# A Better Proof for the converse of Cauchy's Theorem for Rectangles?

So the question asked to prove the following: "Prove that if f is a continuous complex valued function in the open subset G of the complex plane, and if the integral of $f(z)dz = 0$ over every rectangle R, with edges parallel to the coordinate axes, contained with its interior in G, then f is holomorphic" (Sarason Complex Function Theory 2nd edition).

Following the logic the book used to show this was true for triangular regions, I came up with this seemingly roundabout way of proving it, which I know works, but seems very roundabout. Basically the book proves the other direction for triangles, so I can just modify that proof, and then the book uses the triangle theorem to prove Cauchy's Theorem for a convex region. It is easy to substitute the rectangle theorem, for the triangle theorem. While I'm glad this works, and its almost directly lifted from the textbook, it is over 2 pages long, so I was wondering if a more direct approach could be found.

Proof Summary: "Our approach will be to first that if f is holomorphic the integral around every rectangle of $f(z)dz$ equals 0. We will then apply this fact to prove Cauchy's Theorem for a convex region. Once this is complete we can note that this new proof of Cauchy's Theorem allows us to say that if f has integral zero around every rectangle contained in G, f has a primitive in G. If f has a primitive in G, it is holomorphic."

Edit: Also I was thinking that since we've gone through the proof in the textbook and it works for triangles, if we can somehow divide the rectangle into 2 triangles and show that the integral around each of these triangles is equal to zero, then the rest follows from the book's derivations based on triangles, though honestly this seems very difficult to do.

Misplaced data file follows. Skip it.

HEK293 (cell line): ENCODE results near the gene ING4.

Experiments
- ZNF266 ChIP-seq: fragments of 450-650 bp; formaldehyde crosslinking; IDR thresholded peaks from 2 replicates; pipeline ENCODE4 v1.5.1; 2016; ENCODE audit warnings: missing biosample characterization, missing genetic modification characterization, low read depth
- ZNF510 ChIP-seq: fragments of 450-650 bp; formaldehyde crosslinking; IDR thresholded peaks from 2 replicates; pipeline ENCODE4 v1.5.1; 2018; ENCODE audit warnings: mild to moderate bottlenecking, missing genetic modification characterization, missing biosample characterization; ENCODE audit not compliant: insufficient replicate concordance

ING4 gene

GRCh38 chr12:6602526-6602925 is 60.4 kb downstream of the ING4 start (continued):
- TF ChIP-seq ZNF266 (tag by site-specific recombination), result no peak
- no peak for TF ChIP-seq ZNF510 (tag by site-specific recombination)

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The article Morera's theorem is relevant (in case you are not familiar with the contents). – Amitesh Datta Jul 24 '11 at 6:18
What are the rules of the game? E.g., are you allowed to use that the derivative of a holomorphic function is again holomorphic? – Christian Blatter Jul 24 '11 at 11:29
@Christian Blatter: We are allowed to make that assumption. We've covered up to Cauchy's Theorem for a convex region. Basically a list of topics that might be helpful that we've covered are: Power Series (not Laurent Series though). Basics of Complex Integration Cauchy's Theorem for a triangle/convex region/Circle To be covered before the assignment is due: Mean Value Property Goursat's Lemma Liouvillve's Theorem Fundamental Theorem of Algebra Identity Theorem Weistrass Convergence Maximum Modulus Principle Schwarz's Lemma – I Love Cake Jul 25 '11 at 0:12

This is a local theorem, i.e., we don't have to bother about holes in $G$ and may assume $0\in G$. Define two functions $F$ and $G$ in the neighborhood of $0$ as follows: For $z=x+iy$ put $$F(z):=\int_0^x f(z')\ dz' +\int_x^{x+iy} f(z')\ dz'=\int_0^x f(t)\ dt +i \int_0^y f(x+it)\ dt\ ,$$ $$G(z):=\int_0^{iy}f(z')\ dz'+\int_{iy}^{x+iy} f(z')\ dz'=i \int_0^y f(it)\ dt +\int_0^x f(t+iy)\ dt\ .$$ This amounts to integrating $f(z')\ dz'\$ along two different L-shaped paths from $0$ to $z$. As $\int_{\partial R}f(z)\ dz=0$ for all rectangles $R$ it follows that $F(z)=G(z)$, and this is true for all $z$ in the neighborhood of $0$.
By definition of $F$ one has $F_y(z)=i f(z)$, and from the definition of $G$ we conclude that $F_x(z)=G_x(z)= f(z)$. This means that (a) the function $F$ has continuous partial derivatives and (b) that these derivatives satisfy the Cauchy-Riemann equations. Therefore $F$ is a holomorphic function of $z$ in the neighborhood of $0$. Since we have $F'=F_x=f\$ the function $f$ is holomorphic there also.